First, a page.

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Net Neutrality Solution: Buy Something

Warning: Commercial content follows.

It's not our fault, mind you. All we did was ask various industry groups what they think of the network neutrality debate. And you know what? Damn near every one of them tried to sell us something.

Yes, while the Federal Communications Commission (FCC) debates what it can do to ensure that carriers practice reasonable network management and enforce some kind of -- gasp! -- network neutrality, some say that the growing amount of traffic on the Internet is not a problem that can, or even needs to, be solved by legislation.

Lots of folks have arguments against the ways operators like Comcast Corp. (Nasdaq: CMCSA, CMCSK) manage their networks, but few from those same parties are offering solutions. That leaves it up to the vendors and content delivery networks to do what they do best -- present purchasing their gear and services as solutions for a complex problem.

"You can wait for a miracle, you can wait for more bandwidth, or you can look at the practical thing to do," says Mark Strangio, director of marketing for PeerApp Ltd. "Most of these guys manage their networks using DPI [deep packet inspection] products. That's step two." Caching, he says, is step three.

“The most interesting [point] of the debate is that neutrality equals fairness,” says Tom Donnelly, the EVP of marketing and sales and a founder of Sandvine Inc. , a company purported to be involved in Comcast’s network management policies. “There’s a lot of complementary interest between subscriber and content developers and operators. There is no neutral party in that debate. I think you can make an argument that an efficient network is fair.”

He says cable operators must be allowed to manage their own networks. “When you share, there’s going to be some tension,” he says.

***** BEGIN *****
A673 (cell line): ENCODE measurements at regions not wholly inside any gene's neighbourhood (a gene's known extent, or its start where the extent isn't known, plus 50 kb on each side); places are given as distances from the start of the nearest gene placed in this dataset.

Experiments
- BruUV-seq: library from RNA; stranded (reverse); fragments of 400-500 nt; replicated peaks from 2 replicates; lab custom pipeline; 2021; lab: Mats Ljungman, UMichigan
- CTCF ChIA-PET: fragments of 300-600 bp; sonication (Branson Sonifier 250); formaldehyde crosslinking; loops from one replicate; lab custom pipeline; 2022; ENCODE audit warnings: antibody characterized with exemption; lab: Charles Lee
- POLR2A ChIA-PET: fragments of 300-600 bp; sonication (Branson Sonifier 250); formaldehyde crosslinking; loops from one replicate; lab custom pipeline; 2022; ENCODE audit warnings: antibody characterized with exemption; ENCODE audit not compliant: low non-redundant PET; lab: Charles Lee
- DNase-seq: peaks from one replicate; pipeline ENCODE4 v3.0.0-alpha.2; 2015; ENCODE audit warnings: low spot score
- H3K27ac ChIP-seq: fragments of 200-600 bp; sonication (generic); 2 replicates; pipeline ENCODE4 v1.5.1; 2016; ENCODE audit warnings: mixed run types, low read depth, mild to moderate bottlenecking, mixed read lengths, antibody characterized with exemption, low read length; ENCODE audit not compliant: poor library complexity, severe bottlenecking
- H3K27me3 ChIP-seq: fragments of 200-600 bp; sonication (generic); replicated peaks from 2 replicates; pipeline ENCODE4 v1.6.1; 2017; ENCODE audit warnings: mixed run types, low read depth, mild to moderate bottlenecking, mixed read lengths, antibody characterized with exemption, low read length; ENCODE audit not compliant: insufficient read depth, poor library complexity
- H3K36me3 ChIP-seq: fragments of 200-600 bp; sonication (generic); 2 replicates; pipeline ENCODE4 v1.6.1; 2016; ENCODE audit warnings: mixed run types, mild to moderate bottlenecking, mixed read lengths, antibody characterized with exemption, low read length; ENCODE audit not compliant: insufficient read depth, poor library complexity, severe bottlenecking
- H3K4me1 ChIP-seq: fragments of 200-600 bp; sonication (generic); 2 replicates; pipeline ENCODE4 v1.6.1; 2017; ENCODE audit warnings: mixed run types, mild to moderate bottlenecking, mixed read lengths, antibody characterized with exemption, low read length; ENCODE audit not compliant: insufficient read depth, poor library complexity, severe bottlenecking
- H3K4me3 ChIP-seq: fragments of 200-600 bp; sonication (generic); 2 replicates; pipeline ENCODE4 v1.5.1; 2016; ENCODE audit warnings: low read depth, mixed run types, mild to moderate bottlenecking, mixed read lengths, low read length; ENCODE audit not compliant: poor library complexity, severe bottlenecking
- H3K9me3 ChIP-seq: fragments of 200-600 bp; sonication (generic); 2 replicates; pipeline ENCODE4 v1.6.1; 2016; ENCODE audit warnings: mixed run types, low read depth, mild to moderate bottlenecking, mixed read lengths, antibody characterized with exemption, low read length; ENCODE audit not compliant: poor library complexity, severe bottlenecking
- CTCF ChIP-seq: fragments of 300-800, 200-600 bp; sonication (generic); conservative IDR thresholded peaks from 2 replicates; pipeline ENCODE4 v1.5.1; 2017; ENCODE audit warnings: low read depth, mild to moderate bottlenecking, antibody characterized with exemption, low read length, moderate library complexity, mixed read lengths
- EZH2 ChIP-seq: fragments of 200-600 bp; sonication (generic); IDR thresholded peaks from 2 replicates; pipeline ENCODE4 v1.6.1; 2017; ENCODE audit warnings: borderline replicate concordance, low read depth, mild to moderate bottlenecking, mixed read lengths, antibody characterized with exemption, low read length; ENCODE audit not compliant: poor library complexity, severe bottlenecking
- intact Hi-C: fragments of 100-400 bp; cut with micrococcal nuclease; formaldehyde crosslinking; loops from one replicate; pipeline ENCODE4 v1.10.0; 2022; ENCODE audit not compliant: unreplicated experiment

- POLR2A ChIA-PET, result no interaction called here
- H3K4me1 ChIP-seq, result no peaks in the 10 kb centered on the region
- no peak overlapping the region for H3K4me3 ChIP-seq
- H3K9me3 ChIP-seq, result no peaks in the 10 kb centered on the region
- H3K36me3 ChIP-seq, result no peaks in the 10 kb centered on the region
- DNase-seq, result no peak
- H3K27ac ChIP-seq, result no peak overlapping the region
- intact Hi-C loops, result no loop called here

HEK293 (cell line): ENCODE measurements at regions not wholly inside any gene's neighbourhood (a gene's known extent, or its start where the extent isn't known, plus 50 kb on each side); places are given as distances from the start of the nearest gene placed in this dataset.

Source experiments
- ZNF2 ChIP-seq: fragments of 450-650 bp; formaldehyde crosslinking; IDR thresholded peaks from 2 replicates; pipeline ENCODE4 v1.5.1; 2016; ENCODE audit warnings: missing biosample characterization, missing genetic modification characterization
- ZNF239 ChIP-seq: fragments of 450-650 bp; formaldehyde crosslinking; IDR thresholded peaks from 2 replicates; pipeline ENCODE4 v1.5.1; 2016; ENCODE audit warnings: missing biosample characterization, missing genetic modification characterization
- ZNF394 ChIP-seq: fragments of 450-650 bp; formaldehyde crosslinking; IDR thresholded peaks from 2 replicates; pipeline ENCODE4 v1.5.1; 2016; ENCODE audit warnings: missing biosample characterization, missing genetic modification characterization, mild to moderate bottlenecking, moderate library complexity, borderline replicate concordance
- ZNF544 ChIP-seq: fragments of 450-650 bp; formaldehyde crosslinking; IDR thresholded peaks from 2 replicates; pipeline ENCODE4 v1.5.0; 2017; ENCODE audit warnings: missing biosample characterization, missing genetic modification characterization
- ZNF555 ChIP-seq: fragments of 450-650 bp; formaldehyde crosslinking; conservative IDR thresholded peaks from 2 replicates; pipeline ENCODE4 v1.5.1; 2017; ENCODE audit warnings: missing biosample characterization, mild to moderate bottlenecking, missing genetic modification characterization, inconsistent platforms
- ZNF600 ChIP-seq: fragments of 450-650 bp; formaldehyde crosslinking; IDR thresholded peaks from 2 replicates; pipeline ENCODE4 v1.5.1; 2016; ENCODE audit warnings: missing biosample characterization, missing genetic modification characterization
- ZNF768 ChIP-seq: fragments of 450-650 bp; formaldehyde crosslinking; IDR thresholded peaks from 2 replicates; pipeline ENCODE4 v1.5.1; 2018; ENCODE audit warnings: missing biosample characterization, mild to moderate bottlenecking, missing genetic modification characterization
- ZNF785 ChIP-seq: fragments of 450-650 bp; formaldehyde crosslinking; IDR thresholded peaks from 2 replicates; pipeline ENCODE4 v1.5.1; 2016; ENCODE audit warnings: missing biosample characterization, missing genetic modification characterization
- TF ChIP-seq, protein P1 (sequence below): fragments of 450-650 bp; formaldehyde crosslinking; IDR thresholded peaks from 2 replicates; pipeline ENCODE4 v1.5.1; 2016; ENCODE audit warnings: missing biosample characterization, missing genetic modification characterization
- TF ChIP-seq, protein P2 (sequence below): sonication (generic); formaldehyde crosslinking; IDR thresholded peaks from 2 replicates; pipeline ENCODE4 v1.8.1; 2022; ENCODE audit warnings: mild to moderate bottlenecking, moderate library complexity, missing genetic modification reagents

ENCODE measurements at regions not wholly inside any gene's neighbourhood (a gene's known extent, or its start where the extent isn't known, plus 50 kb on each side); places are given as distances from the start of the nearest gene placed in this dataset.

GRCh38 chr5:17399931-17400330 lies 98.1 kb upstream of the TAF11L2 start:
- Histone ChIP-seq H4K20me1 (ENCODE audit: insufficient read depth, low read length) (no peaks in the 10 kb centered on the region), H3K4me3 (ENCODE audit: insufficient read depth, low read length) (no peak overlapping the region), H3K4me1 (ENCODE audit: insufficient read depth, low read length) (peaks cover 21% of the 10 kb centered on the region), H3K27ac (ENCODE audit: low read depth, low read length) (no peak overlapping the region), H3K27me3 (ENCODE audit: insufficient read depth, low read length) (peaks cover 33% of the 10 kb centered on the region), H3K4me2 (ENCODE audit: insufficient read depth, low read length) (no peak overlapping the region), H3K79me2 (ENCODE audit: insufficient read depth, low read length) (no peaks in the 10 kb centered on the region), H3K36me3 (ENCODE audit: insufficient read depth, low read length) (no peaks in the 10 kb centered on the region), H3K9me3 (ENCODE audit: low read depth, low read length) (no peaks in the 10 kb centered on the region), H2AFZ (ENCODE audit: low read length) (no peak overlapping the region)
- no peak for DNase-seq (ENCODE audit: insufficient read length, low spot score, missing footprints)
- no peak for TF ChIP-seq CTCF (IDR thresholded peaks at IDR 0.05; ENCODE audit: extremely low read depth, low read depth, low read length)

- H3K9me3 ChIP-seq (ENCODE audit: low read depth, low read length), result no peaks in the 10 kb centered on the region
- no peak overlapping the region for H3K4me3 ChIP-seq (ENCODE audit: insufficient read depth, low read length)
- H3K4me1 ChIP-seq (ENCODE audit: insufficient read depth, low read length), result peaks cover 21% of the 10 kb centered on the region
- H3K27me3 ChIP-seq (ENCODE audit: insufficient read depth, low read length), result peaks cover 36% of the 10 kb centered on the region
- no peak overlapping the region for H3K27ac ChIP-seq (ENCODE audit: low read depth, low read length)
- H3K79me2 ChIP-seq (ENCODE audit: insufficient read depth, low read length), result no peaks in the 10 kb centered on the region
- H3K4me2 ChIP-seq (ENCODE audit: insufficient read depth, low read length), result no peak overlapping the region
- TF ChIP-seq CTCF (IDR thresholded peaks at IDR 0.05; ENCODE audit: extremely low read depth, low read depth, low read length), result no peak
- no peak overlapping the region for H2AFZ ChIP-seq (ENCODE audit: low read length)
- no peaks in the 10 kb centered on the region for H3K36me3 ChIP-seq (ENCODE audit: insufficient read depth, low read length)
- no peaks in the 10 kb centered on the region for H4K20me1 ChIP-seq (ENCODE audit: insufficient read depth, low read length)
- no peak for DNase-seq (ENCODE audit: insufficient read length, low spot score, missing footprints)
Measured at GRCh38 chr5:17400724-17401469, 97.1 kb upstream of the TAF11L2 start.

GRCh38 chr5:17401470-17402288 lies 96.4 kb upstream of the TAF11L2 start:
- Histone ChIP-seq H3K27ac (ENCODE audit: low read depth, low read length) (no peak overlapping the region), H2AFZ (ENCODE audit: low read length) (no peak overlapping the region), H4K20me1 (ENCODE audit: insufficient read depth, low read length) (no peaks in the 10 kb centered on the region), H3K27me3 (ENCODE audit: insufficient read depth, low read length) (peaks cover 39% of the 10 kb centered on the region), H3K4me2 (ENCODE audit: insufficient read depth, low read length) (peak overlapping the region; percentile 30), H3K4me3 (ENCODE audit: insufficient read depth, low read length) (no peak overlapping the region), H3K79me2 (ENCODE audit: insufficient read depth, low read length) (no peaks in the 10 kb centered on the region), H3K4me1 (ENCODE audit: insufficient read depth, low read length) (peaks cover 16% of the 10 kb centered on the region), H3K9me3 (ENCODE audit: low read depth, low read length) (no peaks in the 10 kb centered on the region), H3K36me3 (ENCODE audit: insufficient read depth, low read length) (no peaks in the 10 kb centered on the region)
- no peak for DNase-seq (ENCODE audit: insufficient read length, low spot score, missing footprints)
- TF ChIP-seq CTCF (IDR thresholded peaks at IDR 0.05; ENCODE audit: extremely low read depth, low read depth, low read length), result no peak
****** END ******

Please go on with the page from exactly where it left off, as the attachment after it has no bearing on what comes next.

But Donnelly questions how much information should be shared about how operators manage their networks. “I think it’s naïve to think that to think that level of detail would not be used by some parties selfishly.

“Should QOS be a function of who can create the greediest code… and secure priority for itself at the expense of other traffic on the network?”

While applying more caching to an ISP’s network could help to reduce congestion, it’s just a baby step toward other technical and economic adjustments that can provide even more, says John Dillon, chief marketing officer of content delivery network (CDN) Velocix .

"I think the fundamental problem is that the value chain for video distribution on the Internet is broken," says Dillon. The value chain he describes inherently puts a financial squeeze on ISPs that can pressure them to apply limits on network traffic.

When a premium content provider pays a CDN to distribute its video, the CDN, in turn, will pay a transport provider, such as Level 3 Communications Inc. (NYSE: LVLT), to provide the backbone transport. The transport provider will then charge the ISP to receive the traffic.

"If you see an increasing volume of traffic, the transit fees that ISPs are paying are through the roof," says Dillon. This is a big problem for ISPs. While this raises their costs, their one source of revenue, subscription fees, has been on the decline, driven by competition.

Dillon says Velocix is working on a way to deploy its caching infrastructure within the ISP networks. The idea: Once a piece of content is cached in the ISP network, the transit costs are now much lower for the CDN. The CDN, in turn, charges the content provider less and the transit fees for the ISP are less.

"The final piece is we actually will pay a royalty to the ISP based on the volume of traffic flowing through their network," Dillon says. Dillon's proposition would result in an additional revenue stream for ISPs with the added incentive to allow more traffic to flow through its network. But first those cash-strapped firms would have to find a way to add a lot more equipment into their networks.

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